Sig grimaced and laid out the events from just earlier in the day. Atticus took note of the condition of my armor as Sig retold the story. His eyes were wide with the descriptions of the creatures we had thwarted. Atticus scratched at his palms while he listened, looking apprehensively between each of us.

"That must be it, then. Something changed about a week ago. I have felt my abilities increasing. I fear it may be because of these events you spoke of." His voice had a slight tremble to it.

Silah's gaze dropped to him, piercing. Atticus looked down at his hands again, breaking eye contact.

"You draw your power from the Formless Gods?" Her soothing touch went still, her hand gripped my forearm tightly.

"I have my suspicions," Atticus looked to and fro, still avoiding Silah's penetrating glare, "I still don't fully understand the connection. I just know that something has changed."

He looked up to her after some thought, finally meeting her eyes, "This is my home. Regardless of the source of my powers, I have no intention of allowing them to set foot in this plane."

Silah eyed him warily and finally acknowledged what he said with a nod. Her eyes slid to Sig. There was an unspoken question there, too.

Atticus cleared his throat, breaking the silence.

"That portal—the one you told me about in that abandoned mine shaft—this is where they came from?" He asked, trying to move on from the tension that had built up.

Sig nodded.

"Will you be returning soon?"

"I expect sometime in the next week. You could come with us!" Sig said, a smile pulling at his lips.

"Oh," He shook his head, brow furrowed and looking to the floor, "I would just be a burden."

"I'm sure we could accommodate." I said, wondering exactly why I was offering to help.

"Come on! It would be an adventure!" Sig put an arm around his grandfather and rocked him a little.

A grin spread across my face. Even with these revelations, I saw the same excitement that Sig had captured with his father just earlier in Dowry. While Sig had his own ways, many that I didn't agree with, his heart, quite often, was in the right place. That well meaning nature reflected on Atticus as the man who raised him. I was torn by the thought, I glanced toward Silah who was looking at me. Her hand was still tight around my forearm and her expression was unreadable, but the fire in her eyes was unmistakable. Curiously, she remained silent on both fronts.

"Atticus," I said, clearing my throat, "If you could keep this—her nature—to yourself for now?"

He nodded, understanding the concern.

"I am just as worried as you, I assure you." He said, looking me in the eyes.

"Soon, Pop-pop, I'll let you know when we're ready to go down to the portal." Sig said, standing up.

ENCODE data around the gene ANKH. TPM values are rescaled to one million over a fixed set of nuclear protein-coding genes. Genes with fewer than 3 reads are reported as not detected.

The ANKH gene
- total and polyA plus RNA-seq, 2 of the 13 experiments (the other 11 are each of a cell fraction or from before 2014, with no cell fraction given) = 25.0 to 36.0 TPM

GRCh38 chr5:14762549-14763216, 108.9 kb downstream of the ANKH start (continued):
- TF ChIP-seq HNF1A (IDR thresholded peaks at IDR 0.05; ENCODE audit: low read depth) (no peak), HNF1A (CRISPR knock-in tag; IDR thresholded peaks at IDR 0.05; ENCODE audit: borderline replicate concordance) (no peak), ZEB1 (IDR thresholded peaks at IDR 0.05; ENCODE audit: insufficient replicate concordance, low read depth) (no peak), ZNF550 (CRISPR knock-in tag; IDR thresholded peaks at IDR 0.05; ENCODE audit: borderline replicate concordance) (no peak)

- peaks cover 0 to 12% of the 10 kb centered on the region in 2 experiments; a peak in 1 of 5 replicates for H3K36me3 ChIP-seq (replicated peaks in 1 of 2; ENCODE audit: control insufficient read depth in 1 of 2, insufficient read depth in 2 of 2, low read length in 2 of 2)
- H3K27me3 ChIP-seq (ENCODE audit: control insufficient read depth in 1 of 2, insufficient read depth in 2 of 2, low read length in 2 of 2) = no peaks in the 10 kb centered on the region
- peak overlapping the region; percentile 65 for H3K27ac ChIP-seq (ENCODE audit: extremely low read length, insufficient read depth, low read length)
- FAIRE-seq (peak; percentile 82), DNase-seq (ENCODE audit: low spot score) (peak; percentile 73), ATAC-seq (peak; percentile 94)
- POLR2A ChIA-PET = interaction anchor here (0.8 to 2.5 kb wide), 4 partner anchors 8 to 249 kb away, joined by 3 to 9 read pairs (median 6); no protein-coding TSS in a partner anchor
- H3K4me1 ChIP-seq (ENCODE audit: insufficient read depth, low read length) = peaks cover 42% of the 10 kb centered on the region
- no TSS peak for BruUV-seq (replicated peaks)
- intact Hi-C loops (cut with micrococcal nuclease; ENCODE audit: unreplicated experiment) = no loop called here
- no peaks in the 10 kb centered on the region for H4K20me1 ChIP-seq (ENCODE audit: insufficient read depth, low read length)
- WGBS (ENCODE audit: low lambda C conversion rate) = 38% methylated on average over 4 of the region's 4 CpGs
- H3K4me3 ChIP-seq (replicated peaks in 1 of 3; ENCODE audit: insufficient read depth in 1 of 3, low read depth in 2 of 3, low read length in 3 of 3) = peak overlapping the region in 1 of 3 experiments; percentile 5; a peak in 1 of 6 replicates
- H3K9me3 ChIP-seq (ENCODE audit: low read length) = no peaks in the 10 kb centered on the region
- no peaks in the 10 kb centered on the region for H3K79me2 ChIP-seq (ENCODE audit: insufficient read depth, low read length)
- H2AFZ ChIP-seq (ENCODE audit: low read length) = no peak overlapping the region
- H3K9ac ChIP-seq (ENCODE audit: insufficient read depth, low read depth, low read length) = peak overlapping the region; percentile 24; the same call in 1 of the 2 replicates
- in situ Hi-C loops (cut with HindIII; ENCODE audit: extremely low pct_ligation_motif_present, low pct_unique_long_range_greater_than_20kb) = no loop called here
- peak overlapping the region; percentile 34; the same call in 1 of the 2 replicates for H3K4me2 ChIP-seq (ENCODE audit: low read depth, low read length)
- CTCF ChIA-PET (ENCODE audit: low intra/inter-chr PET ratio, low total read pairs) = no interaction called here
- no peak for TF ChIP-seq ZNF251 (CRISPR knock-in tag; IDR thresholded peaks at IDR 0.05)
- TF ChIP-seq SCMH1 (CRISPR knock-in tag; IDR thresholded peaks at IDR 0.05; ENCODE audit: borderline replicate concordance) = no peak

We stepped out of the shop and I felt a wave of relief. Atticus had brought us to the door and we said our goodbyes. Silah spoke with him for a moment longer as Sig and I stood close, looking on over the harbor.

"I think I'm going to The Sea Witch." He said absently, seeming unsettled from the conversation.

He was looking at descending sun. It was close to dinner time. My appetite had only just caught up with me, but remained only a minor annoyance. I still felt the distant ache of the battle behind us that tempered those pangs.

"I plan on being there before…" I trailed off, looking down at myself.

Caked bile from the those creatures crackled on my forearms as I flexed my hands and there was residual blood crusted where my numerous wounds had been before Danin's help. Sig frowned at the scabby mess and shook his head with a patronizing tsk-tsk.

"I really need to get cleaned up before I head into Mont Brooks," I said aloud but mostly to myself.

"Why yes, yes you do." He said with a patronizing grin.

"When you're tired of staying clean, floating around at a distance, feel free to join me on the front lines anytime." I gave him a smirk.

"Oh, I think I'm just fine where I'm at." He reflected my expression.

Sig started to turn to leave when Silah stepped up after speaking with Atticus.

"Wait, Sig, we'll join you. The Sea Witch is the only place I'm going to be able to clean up anyway." I said, beckoning Silah and falling in step with Sig.

As we walked, the briny winds from the small harbor pushed up against the land for the last few times this evening before the seaward winds took hold. From the feeling in the air, it was going to be warm until the wee hours. There was a lingering thought about the farewell. Robyn was a mystery and had said far too many cryptic things about what might happen. I shook the thought off. This was another thing that wasn't my concern. In my mind, the issue was resolved when she demanded I leave her problems to her. I grimaced at the thought.

Sig walked into The Sea Witch while I moved down the alleyway.

"I don't want to get caught up in there just yet." I said back to Silah who had just about pushed through the door behind Sig. She had an annoyed look on her face as she caught up.

"You could have told me you weren't going in." She said, exasperated.

"Haven't you been poking around in there all day." I smiled to myself.

"I thought you could use some space." She said, sounding almost timid.

I shrugged at her and moved up to the well. I drew the first bucket and put it to the side. I rifled through the outbuilding and found a set of scrubbing brushes. I looked at them with disdain as I walked back over toward the edge of the well.

"This'll have to do." I said to myself.

Silah moved close.

"Need any help?" She said, a sly grin spreading across her face, showing her near luminescent teeth.

The bent breastplate was now etched with holes from the acidic spray. It was hard to see it in such bad shape, it was an active memory finally coming to rest, just like the campaigner blade strapped to my back. It was becoming apparent that I would need a replacement soon. I looked at it, running my fingers over the etched Grasslions sigil, then placed it on the ground with some reverence.

"Are you going to take off that ratty shirt?" She said with some disgust.

I glared at her and she threw the glare right back at me.

"Seriously? Put on a clean one, at least." She said tossing her hands up.

"I want Mr. Denton to know exactly what he's getting into. He said he had made an outfit that wore well. I guess we'll see if he's up for the challenge."

I dumped the bucket of water over my head and set to scrubbing.

(Get to know Akeron.)